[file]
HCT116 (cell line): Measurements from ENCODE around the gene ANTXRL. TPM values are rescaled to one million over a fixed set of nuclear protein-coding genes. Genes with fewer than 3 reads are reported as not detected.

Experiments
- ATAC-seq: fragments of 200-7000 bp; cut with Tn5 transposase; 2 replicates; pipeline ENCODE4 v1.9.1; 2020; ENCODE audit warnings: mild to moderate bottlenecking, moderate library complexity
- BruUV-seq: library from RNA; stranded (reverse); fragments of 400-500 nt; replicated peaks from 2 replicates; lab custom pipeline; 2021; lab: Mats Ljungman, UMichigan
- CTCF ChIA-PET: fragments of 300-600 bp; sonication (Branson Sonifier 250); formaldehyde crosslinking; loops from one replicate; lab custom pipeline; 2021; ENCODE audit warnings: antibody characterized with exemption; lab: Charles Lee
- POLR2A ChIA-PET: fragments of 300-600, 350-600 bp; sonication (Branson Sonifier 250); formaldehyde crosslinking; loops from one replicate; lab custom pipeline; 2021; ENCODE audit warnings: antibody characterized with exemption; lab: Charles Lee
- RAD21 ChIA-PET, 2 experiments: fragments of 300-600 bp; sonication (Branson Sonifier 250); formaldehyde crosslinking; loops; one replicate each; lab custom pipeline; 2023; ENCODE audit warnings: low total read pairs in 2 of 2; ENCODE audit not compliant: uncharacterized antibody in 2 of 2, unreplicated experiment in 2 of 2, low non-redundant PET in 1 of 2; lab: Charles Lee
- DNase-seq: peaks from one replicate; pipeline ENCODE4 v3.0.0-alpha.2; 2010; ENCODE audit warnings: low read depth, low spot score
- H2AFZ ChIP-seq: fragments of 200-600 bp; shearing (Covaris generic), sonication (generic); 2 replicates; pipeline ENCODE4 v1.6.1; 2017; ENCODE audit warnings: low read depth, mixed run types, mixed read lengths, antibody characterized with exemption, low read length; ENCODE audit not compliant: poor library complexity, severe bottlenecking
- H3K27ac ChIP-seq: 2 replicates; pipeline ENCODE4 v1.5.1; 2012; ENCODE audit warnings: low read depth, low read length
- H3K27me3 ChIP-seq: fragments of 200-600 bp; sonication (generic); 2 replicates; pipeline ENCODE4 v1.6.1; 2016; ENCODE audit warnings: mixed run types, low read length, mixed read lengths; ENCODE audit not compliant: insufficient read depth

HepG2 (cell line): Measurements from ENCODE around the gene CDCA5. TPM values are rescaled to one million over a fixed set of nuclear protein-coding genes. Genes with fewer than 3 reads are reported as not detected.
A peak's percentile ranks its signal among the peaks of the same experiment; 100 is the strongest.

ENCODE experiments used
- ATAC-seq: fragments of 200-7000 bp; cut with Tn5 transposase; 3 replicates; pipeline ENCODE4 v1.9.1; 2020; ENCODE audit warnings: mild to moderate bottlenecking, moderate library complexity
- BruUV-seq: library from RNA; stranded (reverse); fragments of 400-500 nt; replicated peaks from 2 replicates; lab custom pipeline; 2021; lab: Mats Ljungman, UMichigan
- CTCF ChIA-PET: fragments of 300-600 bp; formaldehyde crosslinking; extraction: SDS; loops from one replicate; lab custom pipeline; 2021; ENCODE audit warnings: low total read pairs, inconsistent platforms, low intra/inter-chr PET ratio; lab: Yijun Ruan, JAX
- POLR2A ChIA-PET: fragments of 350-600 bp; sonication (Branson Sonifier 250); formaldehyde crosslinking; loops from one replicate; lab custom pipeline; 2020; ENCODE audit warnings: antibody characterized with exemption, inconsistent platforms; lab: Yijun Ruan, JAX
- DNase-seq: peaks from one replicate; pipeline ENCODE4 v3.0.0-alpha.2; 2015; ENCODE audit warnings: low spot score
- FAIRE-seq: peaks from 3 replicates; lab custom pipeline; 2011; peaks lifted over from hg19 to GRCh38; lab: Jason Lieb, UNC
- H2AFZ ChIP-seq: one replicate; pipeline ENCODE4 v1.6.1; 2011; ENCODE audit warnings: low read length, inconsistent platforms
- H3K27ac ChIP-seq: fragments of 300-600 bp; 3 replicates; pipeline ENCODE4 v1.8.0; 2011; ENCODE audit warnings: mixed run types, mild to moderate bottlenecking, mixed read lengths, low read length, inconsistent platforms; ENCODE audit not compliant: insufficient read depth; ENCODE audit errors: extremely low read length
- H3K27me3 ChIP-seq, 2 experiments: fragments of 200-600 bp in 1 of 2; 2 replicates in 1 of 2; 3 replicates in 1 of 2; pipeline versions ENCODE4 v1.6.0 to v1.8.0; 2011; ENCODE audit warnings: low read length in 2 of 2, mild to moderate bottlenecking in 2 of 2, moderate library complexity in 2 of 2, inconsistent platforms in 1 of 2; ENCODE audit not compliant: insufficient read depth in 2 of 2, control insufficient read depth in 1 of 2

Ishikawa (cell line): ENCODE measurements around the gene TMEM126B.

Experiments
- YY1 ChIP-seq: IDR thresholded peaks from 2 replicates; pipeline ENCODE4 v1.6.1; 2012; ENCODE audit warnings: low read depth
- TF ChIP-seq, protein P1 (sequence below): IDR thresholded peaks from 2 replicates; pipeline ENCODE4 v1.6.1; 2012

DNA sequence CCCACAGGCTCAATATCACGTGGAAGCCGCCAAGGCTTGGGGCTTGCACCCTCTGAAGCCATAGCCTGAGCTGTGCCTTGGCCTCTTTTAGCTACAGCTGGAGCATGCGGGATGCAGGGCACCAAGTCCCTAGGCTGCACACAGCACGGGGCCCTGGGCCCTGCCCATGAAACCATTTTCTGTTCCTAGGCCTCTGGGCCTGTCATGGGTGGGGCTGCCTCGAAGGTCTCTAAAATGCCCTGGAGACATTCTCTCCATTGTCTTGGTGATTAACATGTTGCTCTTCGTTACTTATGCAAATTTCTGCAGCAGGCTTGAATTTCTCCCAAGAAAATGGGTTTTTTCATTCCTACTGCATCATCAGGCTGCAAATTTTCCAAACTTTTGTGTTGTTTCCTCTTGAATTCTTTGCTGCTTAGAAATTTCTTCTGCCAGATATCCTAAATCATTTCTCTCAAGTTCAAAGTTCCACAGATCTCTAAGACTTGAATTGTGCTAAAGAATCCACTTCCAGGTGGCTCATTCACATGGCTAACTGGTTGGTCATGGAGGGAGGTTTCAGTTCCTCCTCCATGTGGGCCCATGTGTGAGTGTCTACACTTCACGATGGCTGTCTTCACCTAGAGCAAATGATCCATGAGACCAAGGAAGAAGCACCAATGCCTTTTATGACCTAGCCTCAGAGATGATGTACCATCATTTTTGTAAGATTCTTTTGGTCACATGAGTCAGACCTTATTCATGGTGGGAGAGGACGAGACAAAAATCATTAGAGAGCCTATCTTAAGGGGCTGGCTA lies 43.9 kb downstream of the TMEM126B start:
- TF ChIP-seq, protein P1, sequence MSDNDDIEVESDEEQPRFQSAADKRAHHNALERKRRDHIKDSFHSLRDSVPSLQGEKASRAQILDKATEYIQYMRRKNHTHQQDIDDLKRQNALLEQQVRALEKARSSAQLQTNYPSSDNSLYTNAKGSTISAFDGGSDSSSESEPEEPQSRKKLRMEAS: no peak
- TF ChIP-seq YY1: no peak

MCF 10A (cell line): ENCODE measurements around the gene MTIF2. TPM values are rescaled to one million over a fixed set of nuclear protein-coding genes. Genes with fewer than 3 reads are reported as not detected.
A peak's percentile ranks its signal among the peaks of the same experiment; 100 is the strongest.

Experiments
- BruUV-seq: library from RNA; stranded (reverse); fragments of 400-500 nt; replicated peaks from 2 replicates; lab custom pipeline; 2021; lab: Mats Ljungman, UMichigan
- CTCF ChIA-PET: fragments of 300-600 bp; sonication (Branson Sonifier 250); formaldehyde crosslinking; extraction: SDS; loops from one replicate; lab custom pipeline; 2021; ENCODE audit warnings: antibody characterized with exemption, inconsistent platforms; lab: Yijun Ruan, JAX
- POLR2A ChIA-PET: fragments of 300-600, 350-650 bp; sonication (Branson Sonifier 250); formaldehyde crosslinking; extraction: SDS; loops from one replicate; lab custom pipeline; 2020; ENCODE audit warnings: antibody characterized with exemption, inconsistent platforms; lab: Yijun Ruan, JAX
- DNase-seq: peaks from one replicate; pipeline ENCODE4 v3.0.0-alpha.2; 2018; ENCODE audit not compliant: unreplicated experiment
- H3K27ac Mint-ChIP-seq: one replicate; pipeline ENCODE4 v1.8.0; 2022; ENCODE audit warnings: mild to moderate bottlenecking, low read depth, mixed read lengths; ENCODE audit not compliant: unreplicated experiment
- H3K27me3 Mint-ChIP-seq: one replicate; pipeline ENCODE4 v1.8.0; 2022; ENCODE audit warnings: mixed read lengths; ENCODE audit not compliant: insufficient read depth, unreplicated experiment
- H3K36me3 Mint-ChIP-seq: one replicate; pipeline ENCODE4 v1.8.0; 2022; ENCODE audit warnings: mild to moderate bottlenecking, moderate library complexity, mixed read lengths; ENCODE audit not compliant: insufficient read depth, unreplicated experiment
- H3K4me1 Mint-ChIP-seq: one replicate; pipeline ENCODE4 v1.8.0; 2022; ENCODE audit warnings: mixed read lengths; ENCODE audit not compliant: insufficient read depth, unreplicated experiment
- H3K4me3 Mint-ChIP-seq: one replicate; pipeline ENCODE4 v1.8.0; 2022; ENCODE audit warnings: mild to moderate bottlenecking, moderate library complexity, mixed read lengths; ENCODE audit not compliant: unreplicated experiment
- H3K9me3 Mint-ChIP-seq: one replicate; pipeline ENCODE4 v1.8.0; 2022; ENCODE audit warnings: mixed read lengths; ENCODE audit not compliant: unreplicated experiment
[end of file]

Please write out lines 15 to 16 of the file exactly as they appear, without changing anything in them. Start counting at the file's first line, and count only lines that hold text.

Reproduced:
- ATAC-seq: fragments of 200-7000 bp; cut with Tn5 transposase; 3 replicates; pipeline ENCODE4 v1.9.1; 2020; ENCODE audit warnings: mild to moderate bottlenecking, moderate library complexity
- BruUV-seq: library from RNA; stranded (reverse); fragments of 400-500 nt; replicated peaks from 2 replicates; lab custom pipeline; 2021; lab: Mats Ljungman, UMichigan